Book Reviews

Manjul Bajaj's Come, Before Evening Falls - Review

Set in the Rotak Division of erstwhile Punjab Province in the year 1909, Come, Before Evening Falls is the story of two lovers, Jugni and Raakha who are poised by destiny to have inherited the same sense of loss right from their birth and who find themselves in the village named after the bull who died there – Kala Saand. 

The story takes the Reader through a journey of the lives of the above characters in the background of the social tapestry of a Jat family living in the village of this province. 

Raakha hates his father from the marrow of his bones, for having used his mother for sexual gratification, when she in her youth had come to help her elder sister after she gave birth to her first born. Raakha bears in his heart the angst of his mother as the second wife in the same home where her elder sister is the first. The fury remains until much later when he at an opportune moment tries to make the best of it, by reliving it to his advantage. 
But alas! 

Trying to make something out of his life, Raakha, armed with a BA degree from Lahore, comes to Kala Saand as the school Master anxious to make the difference. Already he has become the talk of the Chaudhury Hukum Singh’s household, who own the School. It is only a matter of time, that he also becomes the heart beat of Jugni, Hukum Singh’s most eligible niece. Jugni is neither literate nor has she ever gone to school. Her duties lie in the house, looking after the needs of her brothers and the household chores with her grandmother. Jugni’s parents are both dead and Hukum Singh has taken the place of the absent father for her and her little brother. 

Call it sparks of jealousy, or the newness of the experience of having someone from a different village come to stay in theirs, or just a need to belong to someone who has become so special to all her siblings, Jugni finds herself, despite all her attempts to fight it, attracted to Raakha. The love is not one sided as is revealed soon. In the cover of the fields and the temple steps, a pulsating, compelling love, has begun to rake the minds and bodies of the two in a way that will never find its place in society.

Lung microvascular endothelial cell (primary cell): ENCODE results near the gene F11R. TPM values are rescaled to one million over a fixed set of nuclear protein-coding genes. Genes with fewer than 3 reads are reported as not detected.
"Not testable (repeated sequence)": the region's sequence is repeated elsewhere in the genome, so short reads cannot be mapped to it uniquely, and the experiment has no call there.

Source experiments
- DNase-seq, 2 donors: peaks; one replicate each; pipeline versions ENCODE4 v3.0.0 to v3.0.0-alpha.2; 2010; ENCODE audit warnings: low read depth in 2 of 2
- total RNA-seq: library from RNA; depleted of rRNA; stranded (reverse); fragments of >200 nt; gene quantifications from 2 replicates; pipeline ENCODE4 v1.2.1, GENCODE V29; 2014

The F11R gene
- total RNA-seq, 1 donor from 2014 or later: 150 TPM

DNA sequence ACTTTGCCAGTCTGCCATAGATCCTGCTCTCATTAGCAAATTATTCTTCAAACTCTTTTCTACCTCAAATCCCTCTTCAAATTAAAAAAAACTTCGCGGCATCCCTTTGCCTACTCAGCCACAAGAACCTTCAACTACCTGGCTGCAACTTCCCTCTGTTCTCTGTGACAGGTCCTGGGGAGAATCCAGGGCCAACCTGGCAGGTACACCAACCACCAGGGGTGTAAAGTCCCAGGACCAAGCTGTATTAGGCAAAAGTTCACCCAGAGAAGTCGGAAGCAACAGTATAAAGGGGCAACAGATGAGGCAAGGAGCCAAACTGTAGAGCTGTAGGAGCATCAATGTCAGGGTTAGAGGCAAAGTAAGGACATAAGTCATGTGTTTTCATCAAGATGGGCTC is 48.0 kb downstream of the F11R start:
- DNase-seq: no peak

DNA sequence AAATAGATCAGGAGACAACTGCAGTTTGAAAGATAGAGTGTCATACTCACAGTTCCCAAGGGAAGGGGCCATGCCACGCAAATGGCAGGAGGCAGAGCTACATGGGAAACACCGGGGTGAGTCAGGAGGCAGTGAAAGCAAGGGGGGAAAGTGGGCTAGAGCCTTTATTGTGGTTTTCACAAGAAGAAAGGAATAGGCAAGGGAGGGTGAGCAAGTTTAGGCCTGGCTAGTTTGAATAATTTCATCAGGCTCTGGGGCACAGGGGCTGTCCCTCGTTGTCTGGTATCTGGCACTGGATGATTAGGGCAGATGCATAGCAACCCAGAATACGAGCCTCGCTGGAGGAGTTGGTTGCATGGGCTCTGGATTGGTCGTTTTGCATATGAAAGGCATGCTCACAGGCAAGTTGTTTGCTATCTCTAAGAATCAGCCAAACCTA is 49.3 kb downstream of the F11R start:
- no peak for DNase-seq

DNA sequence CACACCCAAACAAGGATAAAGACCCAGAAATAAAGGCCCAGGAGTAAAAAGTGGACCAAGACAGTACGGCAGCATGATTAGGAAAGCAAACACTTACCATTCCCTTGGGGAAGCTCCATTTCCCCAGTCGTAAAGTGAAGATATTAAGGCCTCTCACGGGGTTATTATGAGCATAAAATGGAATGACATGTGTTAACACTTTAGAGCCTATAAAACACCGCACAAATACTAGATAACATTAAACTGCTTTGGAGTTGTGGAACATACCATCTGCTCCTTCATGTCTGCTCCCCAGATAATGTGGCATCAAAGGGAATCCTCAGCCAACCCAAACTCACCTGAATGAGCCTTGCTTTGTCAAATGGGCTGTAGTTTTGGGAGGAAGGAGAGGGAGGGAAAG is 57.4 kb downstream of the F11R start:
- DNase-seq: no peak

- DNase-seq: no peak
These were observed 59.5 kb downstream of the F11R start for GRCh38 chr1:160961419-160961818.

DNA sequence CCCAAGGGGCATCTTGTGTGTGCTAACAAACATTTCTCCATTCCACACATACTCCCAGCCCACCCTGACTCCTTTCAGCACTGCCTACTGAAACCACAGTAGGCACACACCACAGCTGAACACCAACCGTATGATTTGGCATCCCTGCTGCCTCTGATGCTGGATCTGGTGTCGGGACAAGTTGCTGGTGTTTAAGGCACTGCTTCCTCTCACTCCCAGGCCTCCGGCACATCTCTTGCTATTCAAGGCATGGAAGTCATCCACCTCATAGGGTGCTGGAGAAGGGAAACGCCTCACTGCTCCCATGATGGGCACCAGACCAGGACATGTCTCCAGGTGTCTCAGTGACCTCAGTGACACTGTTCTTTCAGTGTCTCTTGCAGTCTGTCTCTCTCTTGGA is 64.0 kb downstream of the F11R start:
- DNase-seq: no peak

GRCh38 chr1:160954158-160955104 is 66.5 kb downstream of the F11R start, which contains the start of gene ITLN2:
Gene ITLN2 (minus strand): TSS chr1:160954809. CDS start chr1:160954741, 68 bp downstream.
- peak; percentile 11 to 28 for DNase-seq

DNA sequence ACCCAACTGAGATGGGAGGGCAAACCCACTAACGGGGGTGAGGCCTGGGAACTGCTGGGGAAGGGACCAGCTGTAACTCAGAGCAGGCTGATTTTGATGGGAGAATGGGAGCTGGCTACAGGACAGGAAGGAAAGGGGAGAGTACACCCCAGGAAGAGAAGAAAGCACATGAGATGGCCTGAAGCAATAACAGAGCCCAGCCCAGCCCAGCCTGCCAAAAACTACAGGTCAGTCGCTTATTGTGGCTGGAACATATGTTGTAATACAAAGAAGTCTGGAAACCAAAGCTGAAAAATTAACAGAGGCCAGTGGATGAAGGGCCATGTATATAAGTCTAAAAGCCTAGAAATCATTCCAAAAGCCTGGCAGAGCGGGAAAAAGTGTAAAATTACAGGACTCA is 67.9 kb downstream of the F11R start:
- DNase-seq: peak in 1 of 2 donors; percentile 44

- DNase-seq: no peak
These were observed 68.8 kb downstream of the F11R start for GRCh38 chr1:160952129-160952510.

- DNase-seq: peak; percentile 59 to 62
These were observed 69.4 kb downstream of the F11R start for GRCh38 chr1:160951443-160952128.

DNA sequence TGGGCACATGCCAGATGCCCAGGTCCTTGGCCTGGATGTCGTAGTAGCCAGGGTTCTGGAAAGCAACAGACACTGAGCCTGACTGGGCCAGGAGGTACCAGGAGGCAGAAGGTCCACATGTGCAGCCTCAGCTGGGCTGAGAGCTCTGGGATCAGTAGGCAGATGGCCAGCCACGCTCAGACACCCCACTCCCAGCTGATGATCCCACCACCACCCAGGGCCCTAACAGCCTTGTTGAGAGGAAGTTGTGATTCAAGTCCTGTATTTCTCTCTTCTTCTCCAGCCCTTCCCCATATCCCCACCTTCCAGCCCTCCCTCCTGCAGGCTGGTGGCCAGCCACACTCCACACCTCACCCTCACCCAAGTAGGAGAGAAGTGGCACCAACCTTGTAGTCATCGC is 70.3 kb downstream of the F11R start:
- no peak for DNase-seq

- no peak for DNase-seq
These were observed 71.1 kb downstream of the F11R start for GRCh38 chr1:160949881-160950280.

“ She could still feel his touch on her skin…….there were no thoughts in her head as she walked back home quietly – only an acute awareness of the stretch of skin that pulsed alive and separate from the rest of her body” – pg 77 

He woke with a start….the last image, before he broke out into a sweat, had been of Jugni’s bare breast, exposed to his beast’s gaze.” – pg 126 

Love has a mind of its own, nestled in the heart of the lovers and no matter how many times and in whatever way, Jugni tries to stop herself from its torrential downpour, she fails. When, she tries to let her head rule her heart, Raakha is broken. They both know that this love will find no place in the hard and rigid society they live in. Yet, it is not possible to live without each other. Raakha pleads, pursuing her to give him a chance to find ways to have her forever. She agrees. But it never occurs to her that his extraordinary scheme would be hatched out of trying to making a winning score out of his own damned past. Too bad, Raakha could never have got the better of it. In that sense, history never repeats itself - for the better. 
Only for the worse!

Written in simple English, the Reader will never have to open the dictionary even once. Moreover, even though there is a certain leisurely way the book begins, it picks up speed and at the end the last few chapters are full of suspense as the Reader joins Raakha trying to hatch his plan to keep Jugni to himself for the rest of his life and not lose her to marriage with someone else. 

Also, the author is merciless in the use of Hindi words without any footnote – bauji, hat-ke, charpoy, misri, nakhras, nautanki and what have you. She leaves it to her Readers to go deal with it. 

The book is a comfortable size and fits into a lady’s hand bag or the winter pocket of a coat. Just so that you can turn to it at any time and enjoy the rural panorama and lifestyle, which can be such a retreat for the harried, hurried minds of the city born, bred and city fed.


More by :  Julia Dutta

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